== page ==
“Oh, I don’t know; maybe because the sheriff’s out to get the stranger who paid two locals to cause the last ‘mishap’.”
“I see.” Featherstone drew on his cigarette and exhaled slowly. “Am I to understand that you suspect me of being this unknown gentleman?”
“From what the witnesses say: maybe. Now I admit there are a few other candidates, but the question is, do you want to risk a line up?”
“No court would convict me, or anyone else, on the word of a couple of school boys.”
Johnny smiled again. “Yeah, you could be right, but Sheriff Crawford isn’t that particular. If those boys pick you out, he’ll lock you up until the trial, and they don’t provide Macassar oil and cologne in jail, Mr Featherstone. By the time the circuit judge comes around next month you might not look or smell too pretty.”
Featherstone stared at the painting of Lee’s surrender on the opposite wall, his lips a tight line.
Replacing his hat, Johnny slapped his knee and got up. “Shoot, Mr Featherstone, you do what you think is best. A respectable gent like you wouldn’t stoop to put the lives of little kids in danger to make a few bucks. If those boys get confused and say different…well, there’s Mr Reece to set things to rights. A big-gun company like the Phoenix Group isn’t going to let a loyal employee rot in jail just to save its reputation.”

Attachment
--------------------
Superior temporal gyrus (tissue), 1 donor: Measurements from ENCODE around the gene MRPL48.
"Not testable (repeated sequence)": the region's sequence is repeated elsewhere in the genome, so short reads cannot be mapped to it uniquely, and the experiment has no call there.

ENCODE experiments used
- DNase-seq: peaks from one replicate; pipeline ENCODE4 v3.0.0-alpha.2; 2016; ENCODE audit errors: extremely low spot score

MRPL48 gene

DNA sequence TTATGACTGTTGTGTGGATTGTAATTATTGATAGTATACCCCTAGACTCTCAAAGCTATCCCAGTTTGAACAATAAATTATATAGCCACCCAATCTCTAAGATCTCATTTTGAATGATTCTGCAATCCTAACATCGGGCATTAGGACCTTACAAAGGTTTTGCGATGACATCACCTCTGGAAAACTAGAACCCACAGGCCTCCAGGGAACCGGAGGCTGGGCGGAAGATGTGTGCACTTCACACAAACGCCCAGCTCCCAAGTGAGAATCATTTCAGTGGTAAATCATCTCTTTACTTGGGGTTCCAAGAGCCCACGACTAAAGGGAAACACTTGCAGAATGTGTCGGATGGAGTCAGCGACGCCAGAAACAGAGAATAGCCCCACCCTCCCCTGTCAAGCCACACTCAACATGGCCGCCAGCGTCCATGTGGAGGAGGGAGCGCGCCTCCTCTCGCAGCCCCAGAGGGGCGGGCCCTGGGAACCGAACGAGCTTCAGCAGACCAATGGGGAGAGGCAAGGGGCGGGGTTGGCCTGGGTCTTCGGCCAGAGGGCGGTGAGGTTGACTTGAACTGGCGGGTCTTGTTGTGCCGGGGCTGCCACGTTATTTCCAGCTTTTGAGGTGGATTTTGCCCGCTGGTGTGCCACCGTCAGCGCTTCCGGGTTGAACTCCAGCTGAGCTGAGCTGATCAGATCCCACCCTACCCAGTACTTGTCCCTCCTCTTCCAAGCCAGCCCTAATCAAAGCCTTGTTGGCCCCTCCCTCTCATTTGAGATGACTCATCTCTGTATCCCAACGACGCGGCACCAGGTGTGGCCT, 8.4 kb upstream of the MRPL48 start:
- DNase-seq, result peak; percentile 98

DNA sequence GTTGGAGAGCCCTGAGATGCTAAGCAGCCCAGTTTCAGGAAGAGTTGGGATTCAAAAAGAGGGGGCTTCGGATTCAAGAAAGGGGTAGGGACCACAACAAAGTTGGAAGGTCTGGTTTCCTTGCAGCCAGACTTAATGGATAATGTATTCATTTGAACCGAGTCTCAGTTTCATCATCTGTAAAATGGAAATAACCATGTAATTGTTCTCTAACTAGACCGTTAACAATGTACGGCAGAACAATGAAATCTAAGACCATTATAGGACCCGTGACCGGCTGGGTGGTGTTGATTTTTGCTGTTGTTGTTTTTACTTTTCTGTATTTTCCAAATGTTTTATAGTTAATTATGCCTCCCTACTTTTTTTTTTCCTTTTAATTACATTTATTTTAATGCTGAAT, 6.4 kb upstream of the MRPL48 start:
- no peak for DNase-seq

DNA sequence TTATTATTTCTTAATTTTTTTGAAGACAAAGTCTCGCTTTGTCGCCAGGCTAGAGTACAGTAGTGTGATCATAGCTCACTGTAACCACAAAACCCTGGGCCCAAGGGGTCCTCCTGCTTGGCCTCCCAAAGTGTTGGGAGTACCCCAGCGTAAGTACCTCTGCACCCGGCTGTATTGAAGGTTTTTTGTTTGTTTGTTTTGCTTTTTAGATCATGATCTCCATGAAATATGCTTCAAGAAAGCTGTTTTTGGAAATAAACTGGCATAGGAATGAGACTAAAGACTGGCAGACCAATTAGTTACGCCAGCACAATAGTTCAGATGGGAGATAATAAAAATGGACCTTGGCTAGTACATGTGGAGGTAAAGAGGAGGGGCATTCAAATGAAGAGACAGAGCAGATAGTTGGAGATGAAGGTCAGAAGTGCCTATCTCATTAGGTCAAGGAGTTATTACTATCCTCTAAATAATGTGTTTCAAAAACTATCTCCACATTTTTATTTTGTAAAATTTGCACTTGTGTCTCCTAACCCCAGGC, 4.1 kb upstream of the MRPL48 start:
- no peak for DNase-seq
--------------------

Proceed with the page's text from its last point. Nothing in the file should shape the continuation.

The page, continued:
Featherstone’s eyes narrowed. A shimmer of sweat on his temple suggested he wasn’t so sure about that, but nonetheless he was an experienced player of the game. “I am confident the proprietor of this establishment would not let things get that far.”
“Saunders can’t stop the sheriff from investigating.”
“You might be surprised what men who hold purse strings can do, Mr Lancer.” Featherstone knocked ash into the ashtray. “I feel sure Mr Saunders would not allow a valued guest to be harassed by an over-zealous lawman, and on that basis I believe the odds remain in my favour.”
“If these ‘mishaps’ keep happening.” Johnny put the chair back at the card table.
“Indeed. It’s only a matter of time. The school will reconsider the suitability of Green River as a location, and as the representative of the Phoenix Group I will be here ready and waiting to present a fair offer for the property. I might even sweeten the deal and help the school move elsewhere.” Featherstone coughed. He rested his cigarette on the rim of the ash tray and reached for his coffee cup.
Johnny watched Featherstone as he drank. “How many rungs up the ladder do you jump if you get old man Johnson’s signature?”
Featherstone didn’t answer, but the smug glint in his eye as he put his cup down said it all.
“Yeah, well, I admit I understand where you’re coming from. In my old line of work reputation was everything, and a fella can’t make a name for himself without taking a risk now and then.”
“I am a businessman, Mr Lancer, not a cardsharp.”
If Johnny was right, there wasn’t much difference. “Of course those odds you were talking about don’t take me into account.”
“I aim to stop anymore mishaps.”
“And you think you can do that?”
Johnny locked eyes with Featherstone and gave the smallest of smiles.
Featherstone looked away. He picked up the document he’d been working on when Johnny arrived and pretended to read again.